Bound by gum band, pages hold memories, tempt taste buds

Bound by gum band, pages hold memories, tempt taste buds
A worn-out gum band holds her together; without it the pages would spew all over the place in cascading disarray and float to a resting place somewhere on the floor.

Her pages are no longer pliable but rather stiff and discolored; many are rippled from spills. Separating from her binding, some of the pages still cling to remnants of glue, while others have come completely loose and have been stuffed in backwards, upside down or folded and randomly tucked inside.

Page upon page of faded handwritten recipes that have fallen into disuse from busy schedules and leaner menus. Each one possesses a certain tiredness from turning and testing.

Drips and smudges have formed a greasy coat on her cover.

Weathered and worn from nearly 40 years, her tabs are hardly legible. One for Meat, Game and Poultry; another reads Fish and Soup.

Still others: Entrees and Salads; Vegetables; Sauces, Salad Dressings, Etc.; Cakes and Pastries. The very last tab reads Sundries.

She has been a loyal friend, helping serve up Five-Layer Casserole, Mom's Meatloaf, Noodles with Browned Crumbs, Orange Glazed Ham and Pork Chop Loaf.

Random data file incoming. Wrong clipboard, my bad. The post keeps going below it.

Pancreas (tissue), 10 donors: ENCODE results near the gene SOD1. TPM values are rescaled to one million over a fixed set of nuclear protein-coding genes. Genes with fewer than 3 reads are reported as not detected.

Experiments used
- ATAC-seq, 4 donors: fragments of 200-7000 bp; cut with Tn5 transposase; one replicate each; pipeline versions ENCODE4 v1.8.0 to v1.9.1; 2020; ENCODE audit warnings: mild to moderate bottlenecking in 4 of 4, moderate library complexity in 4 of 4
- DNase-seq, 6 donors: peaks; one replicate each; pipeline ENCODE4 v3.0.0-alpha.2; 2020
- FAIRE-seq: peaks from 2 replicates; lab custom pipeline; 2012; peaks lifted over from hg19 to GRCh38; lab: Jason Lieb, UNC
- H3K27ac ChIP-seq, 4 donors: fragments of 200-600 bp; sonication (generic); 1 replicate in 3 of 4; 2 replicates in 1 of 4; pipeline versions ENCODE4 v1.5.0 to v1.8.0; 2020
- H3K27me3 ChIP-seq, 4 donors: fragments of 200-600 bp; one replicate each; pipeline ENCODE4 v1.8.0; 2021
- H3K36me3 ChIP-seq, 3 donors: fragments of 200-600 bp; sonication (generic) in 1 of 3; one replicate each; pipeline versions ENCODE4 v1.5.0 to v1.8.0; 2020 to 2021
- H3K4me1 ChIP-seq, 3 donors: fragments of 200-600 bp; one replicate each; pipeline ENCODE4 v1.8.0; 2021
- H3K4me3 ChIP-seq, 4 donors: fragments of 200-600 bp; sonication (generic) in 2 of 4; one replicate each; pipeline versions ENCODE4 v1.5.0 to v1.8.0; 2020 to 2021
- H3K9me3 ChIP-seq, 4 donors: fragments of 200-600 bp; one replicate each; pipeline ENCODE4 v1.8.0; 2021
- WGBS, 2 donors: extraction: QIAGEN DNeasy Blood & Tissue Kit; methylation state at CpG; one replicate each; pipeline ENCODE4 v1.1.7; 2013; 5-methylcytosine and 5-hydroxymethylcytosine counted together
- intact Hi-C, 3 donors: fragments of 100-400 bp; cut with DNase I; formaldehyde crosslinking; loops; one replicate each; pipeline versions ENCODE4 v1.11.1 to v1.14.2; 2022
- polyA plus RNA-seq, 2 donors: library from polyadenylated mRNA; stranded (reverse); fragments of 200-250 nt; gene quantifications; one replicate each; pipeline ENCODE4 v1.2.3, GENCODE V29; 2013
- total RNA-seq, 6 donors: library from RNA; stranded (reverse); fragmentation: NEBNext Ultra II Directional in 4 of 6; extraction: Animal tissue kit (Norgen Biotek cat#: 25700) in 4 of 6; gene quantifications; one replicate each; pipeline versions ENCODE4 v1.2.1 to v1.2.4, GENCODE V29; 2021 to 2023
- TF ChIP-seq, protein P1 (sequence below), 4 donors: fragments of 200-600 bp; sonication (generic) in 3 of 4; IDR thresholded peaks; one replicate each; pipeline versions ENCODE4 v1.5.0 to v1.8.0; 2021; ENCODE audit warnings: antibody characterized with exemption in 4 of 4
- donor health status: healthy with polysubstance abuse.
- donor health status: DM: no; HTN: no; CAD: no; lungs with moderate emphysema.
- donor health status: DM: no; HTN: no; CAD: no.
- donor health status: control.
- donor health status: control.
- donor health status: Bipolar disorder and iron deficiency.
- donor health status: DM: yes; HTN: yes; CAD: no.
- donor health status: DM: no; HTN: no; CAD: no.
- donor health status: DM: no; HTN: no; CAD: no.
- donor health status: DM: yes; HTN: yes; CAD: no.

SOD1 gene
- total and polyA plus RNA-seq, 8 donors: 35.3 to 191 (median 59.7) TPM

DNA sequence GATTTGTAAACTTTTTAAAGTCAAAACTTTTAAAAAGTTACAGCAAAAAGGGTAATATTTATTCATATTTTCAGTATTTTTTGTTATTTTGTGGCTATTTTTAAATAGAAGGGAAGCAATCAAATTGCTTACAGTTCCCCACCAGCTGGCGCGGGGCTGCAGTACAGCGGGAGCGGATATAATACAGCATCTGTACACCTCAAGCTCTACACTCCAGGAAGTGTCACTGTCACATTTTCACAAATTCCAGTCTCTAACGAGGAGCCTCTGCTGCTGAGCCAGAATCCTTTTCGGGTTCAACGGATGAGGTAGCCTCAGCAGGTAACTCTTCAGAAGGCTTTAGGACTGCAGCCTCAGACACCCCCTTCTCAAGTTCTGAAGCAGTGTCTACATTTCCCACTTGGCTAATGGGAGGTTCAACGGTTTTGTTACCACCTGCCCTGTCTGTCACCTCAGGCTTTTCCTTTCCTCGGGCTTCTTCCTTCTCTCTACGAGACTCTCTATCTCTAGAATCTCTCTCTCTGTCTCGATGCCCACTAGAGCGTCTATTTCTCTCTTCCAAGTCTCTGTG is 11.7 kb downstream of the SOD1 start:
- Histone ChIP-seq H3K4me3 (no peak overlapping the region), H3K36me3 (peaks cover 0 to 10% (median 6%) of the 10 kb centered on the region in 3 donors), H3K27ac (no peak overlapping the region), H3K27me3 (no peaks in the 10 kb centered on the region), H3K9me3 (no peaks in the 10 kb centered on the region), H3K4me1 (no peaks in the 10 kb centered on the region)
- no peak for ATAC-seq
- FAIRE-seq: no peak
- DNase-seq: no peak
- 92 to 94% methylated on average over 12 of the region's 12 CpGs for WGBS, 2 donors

She has stood by through holidays with recipes for rice pudding and corn pudding, lime marshmallow salad, Swedish meatballs and spritz.

Square recipes, too: Hello Dollies, Cherry Dessert, Fudge Delights and Chocolate Bit Squares.

Her language shows her age with words like scant, oleo, lard, heavy skillet, fat side up, sift, reserve, double boiler, beat, par-boil, dice, cube and scald.

Just looking at her pathetic, tattered appearance brings back memories of home.

Taste buds recall spaghetti casserole, baked lima beans and baking powder biscuits.

She is regal in her disregarded state. Ancient yet honorable, she took care of hungry appetites and needy hearts with many a warm meal.

Time and time again, she beckoned the family round the table with a spread of hot, steaming dishes and sweet, savory treats. She used a culinary language that translated love from mother to son; father to daughter; wife to husband; and so on.

Her title quite simply describes her noble practice – her calling fulfilled: "Recipes."

A resident of Southeast South Dakota for more than 30 years, Paula Damon is a popular columnist, keynote speaker, and freelance writer. Her columns have won first-place national and state awards in The National Federation of Press Women competitions. Most recently, Damon's writing took second place statewide in the South Dakota Press Women 2007 Competition. For more information, e-mail

© 2007 Paula Damon

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